Best known as a film, East Is East was originally a play, written by Ayub Khan-Din. Debuting in 1996 (the film followed three years later) the play was based on Khan-Din’s childhood as one of 10 children growing up in Salford with a white mother and a Pakistani father.
I remember the film very fondly, but it’s been a while since I watched it and in my mind it’s a comedy, its warmth and humour blunting the harder realities of growing up in a mixed raced family in 1971, Enoch Powell’s ‘Rivers of Blood’ speech ringing in the ears’ of immigrant communities.
The play, or at least this Sam Yates’ directed reprisal for Trafalgar Studios, brings out the darkness far more vividly than the film, and the humour, while still there, is blacker than the Khan family’s coal shed where the youngest, damaged, child Sanjit (a standout performance from Michael Karim) is often hiding.
The play deals with identity, family, religion and, perhaps less obviously, masculinity. George Khan, the family’s patriarch, was Indian when he left the subcontinent, but is now a proud Pakistani, obsessed with the news bulletins reporting the Bangladesh Liberation War. George grows frustrated and furious that his seven children aren’t growing up as the good Muslim Pakistanis he wants them to be. He is estranged from his eldest son, Nasir, who shamed him by running away from home after being threatened with an arranged marriage and becoming a hairdresser. Khan is aggressively masculine, prone to violent outbursts against his wife and sons and dictating to them how they should live their lives with no thought for personal liberty. Ayub Khan Din is a menacing George, while Jane Horrocks may look bird like, but her Ella Khan is a tough northern cookie, the Kashmir inbetween her warring husband and children.
East Is East is an enjoyable, snappy family drama with some great lines and interesting themes. The young cast are enthusiastic and Horrocks gives a great understated performance as a mum trying to hold her chaotic family together. But I felt this production was missing a core. The thrust comes from George secretly arranging for his two sons to be married to two Pakistani women, the climax of his efforts ending in slightly-slapstick – rather haphazardly-directed, but worthy of a giggle – set piece, but this narrative isn’t enough to keep up the momentum.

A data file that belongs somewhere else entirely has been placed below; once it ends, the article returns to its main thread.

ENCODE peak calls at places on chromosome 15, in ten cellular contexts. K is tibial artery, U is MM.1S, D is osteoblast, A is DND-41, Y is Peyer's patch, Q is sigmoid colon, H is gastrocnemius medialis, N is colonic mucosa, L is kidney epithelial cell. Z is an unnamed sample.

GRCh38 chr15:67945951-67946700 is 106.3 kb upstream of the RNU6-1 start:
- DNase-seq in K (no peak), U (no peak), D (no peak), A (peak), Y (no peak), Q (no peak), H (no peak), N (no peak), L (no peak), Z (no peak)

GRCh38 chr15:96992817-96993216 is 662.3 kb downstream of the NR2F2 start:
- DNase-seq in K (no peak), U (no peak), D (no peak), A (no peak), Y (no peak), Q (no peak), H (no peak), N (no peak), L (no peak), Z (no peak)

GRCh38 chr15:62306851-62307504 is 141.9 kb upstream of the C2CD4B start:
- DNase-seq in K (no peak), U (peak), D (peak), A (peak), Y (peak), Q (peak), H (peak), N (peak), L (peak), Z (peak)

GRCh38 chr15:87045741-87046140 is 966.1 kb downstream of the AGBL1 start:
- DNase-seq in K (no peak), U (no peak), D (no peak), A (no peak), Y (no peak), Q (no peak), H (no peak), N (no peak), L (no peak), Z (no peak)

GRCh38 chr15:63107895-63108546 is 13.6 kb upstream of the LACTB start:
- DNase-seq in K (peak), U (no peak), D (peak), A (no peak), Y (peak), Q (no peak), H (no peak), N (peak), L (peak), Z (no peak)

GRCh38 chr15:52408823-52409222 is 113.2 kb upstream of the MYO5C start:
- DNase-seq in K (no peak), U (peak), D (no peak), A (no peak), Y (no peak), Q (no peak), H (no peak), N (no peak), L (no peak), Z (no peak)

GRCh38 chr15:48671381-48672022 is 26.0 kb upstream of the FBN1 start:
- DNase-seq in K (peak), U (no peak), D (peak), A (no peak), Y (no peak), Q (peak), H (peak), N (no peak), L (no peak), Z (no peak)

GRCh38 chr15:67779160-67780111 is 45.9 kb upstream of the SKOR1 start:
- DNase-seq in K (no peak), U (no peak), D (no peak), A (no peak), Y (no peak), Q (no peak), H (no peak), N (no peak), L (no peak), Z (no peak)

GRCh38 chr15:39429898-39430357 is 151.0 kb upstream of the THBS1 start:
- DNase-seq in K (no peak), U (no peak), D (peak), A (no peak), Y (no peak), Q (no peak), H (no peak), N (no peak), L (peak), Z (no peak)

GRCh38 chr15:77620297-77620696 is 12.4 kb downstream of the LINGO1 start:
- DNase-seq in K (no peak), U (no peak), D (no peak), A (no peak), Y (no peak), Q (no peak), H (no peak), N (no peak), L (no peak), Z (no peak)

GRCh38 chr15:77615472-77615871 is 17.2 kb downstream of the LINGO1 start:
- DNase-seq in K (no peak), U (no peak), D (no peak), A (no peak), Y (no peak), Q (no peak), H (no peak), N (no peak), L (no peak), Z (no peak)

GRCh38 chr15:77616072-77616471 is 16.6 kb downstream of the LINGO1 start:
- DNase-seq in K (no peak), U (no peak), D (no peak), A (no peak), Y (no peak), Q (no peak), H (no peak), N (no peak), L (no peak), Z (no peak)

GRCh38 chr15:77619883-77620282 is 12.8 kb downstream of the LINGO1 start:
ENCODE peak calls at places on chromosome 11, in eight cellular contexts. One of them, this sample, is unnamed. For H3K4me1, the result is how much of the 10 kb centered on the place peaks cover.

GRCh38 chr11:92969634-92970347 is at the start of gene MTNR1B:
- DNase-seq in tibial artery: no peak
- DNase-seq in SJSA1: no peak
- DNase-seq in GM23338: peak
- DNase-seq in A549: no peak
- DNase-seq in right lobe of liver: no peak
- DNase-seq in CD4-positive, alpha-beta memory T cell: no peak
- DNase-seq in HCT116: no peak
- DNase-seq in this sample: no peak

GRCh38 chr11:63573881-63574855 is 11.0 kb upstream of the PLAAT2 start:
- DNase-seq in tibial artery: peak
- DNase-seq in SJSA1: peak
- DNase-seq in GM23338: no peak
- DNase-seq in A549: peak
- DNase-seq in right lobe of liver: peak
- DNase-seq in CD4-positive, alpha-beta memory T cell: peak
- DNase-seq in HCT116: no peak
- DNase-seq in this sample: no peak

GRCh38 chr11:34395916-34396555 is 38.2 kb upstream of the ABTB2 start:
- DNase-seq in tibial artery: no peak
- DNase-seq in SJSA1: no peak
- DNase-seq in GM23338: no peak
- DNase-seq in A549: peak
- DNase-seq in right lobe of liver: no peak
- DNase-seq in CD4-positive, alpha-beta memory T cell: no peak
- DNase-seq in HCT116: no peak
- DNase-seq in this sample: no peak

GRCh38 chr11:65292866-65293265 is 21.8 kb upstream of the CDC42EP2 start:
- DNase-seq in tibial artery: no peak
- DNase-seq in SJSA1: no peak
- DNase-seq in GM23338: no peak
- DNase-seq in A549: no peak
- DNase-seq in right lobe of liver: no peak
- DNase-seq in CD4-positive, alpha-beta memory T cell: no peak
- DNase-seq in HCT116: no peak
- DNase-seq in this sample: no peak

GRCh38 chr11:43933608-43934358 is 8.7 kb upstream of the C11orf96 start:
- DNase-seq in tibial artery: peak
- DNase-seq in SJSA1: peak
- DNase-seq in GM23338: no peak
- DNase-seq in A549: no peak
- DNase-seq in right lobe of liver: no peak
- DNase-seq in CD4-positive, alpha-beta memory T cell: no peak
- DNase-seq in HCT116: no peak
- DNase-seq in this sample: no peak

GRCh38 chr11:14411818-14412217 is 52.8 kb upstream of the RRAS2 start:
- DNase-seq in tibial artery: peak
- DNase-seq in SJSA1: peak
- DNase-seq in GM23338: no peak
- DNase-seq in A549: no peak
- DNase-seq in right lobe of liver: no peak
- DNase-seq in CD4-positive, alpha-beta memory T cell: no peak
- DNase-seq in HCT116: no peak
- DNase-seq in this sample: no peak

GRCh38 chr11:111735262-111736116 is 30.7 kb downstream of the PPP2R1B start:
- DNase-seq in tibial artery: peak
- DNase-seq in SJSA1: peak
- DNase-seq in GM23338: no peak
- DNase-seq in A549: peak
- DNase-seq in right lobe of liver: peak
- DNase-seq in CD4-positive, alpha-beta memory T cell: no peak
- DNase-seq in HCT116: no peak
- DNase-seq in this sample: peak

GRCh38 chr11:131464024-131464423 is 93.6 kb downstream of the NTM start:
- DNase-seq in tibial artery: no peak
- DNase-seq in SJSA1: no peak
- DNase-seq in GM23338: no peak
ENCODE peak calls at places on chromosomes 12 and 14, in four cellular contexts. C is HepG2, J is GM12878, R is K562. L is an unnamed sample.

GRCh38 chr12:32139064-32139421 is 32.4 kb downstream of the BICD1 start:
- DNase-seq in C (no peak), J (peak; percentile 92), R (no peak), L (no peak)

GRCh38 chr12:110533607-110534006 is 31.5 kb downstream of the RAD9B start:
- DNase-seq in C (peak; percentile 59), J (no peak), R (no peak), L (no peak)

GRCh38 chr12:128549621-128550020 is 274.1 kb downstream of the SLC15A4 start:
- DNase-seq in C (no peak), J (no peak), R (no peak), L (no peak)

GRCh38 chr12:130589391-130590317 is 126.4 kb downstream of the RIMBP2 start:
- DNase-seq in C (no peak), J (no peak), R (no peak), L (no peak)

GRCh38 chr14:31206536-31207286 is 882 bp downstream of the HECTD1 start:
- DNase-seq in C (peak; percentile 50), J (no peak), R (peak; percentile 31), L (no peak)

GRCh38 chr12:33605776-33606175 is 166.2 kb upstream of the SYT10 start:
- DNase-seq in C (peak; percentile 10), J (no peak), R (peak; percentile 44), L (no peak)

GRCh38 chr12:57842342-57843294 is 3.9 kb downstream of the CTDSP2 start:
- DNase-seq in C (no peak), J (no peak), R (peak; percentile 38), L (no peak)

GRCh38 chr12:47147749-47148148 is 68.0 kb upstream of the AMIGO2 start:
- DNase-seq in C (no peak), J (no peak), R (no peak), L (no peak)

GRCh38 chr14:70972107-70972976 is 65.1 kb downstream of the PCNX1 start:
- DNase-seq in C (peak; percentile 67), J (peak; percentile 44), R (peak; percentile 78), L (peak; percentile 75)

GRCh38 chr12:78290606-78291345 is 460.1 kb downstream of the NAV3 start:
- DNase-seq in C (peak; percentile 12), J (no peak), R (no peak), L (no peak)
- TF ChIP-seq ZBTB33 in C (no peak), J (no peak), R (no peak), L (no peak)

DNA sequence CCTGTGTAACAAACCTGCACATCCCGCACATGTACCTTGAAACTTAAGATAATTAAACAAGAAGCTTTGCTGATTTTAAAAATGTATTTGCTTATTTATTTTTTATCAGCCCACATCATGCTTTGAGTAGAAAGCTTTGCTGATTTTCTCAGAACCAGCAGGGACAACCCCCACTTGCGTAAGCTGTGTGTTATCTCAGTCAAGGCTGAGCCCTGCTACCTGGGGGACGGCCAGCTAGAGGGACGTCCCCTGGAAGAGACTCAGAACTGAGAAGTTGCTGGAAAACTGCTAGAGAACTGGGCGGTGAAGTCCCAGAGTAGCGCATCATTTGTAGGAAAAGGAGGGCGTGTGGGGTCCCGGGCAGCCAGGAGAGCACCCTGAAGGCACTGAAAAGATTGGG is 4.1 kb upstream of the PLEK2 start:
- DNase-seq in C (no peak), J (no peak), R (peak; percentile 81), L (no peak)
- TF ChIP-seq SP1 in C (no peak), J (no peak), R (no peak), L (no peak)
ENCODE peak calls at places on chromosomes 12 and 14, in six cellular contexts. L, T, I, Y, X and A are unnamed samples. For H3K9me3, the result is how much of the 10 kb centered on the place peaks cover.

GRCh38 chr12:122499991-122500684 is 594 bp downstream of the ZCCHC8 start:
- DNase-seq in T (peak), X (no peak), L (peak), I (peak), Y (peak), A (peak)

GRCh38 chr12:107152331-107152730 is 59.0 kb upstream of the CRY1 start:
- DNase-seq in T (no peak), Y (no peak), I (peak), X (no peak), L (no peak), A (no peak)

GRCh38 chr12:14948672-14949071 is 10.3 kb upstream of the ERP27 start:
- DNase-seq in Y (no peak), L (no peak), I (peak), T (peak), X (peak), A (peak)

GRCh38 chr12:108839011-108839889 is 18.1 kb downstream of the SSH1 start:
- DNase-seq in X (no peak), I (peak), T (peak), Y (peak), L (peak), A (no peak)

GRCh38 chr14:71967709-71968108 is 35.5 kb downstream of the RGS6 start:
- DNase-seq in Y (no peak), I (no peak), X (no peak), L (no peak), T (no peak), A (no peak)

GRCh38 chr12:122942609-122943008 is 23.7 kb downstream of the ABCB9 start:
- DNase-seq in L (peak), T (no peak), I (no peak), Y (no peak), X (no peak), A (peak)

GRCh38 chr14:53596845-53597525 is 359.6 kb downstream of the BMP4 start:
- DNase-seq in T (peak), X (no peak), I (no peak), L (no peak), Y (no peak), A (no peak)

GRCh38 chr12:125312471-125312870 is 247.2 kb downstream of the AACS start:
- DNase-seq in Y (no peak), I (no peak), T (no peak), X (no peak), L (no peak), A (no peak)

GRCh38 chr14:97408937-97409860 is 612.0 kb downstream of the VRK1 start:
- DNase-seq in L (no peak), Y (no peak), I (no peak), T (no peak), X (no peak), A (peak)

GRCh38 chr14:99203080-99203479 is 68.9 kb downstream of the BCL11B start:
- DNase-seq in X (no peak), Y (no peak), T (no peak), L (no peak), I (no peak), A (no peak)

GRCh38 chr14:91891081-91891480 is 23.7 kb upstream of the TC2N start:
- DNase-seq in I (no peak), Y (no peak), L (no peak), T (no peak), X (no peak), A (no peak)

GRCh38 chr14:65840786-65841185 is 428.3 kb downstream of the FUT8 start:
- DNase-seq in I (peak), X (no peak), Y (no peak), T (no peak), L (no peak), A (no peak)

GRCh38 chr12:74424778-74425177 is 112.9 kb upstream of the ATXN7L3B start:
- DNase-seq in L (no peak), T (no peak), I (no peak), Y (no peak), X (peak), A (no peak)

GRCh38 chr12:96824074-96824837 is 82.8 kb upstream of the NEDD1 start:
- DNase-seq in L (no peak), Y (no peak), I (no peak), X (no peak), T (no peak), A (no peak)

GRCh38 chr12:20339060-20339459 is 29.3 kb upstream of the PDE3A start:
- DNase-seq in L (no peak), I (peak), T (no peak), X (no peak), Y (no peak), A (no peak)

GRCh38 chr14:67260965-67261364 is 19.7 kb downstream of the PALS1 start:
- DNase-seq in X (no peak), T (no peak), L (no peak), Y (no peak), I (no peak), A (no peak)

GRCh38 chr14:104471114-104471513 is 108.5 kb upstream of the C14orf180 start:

East Is East also feels dated, not because of its early 1970s setting, but because of its nineties inception. The world was a light and frivolous place in the mid to late 90s, pre 9/11 and post the first Gulf War, when everything – even, as Amit Shah’s quiet, considered Abdul discovers on his first trip down the pub, racism – was played for laughs.
Even with the nods to Enoch Powell’s racist stirrings, most of the tension in East Is East comes from within the family fighting against their culture. British minorities are hugely underrepresented on stage, their stories so rarely told. It would be great to see a similar piece written about a family like the Khans today. Post 9/11 the world has become a sterner place and British Muslim communities have been hit hard by the fallout of prejudice. I wonder whether Tariq (the Khan’s self-styled James Dean, all leather jacket and late nights played with a strut by Ashley Kumar) in 2014 would be quite so quick to dismiss his religion and culture now that it comes under so much attack. Would he be more protective, willing to identify?
But, despite not quite hitting the mark and throwing up more questions than it answers, East Is East is a thought-provoking play, offering up a slice of time in British history with a wry smile that hides a heavy heart,
by Suzanne Elliott
East Is East at the Trafalgar Studios runs until 3 January 2015. For tickets and more information on London theatre, visit Trafalgar Studios.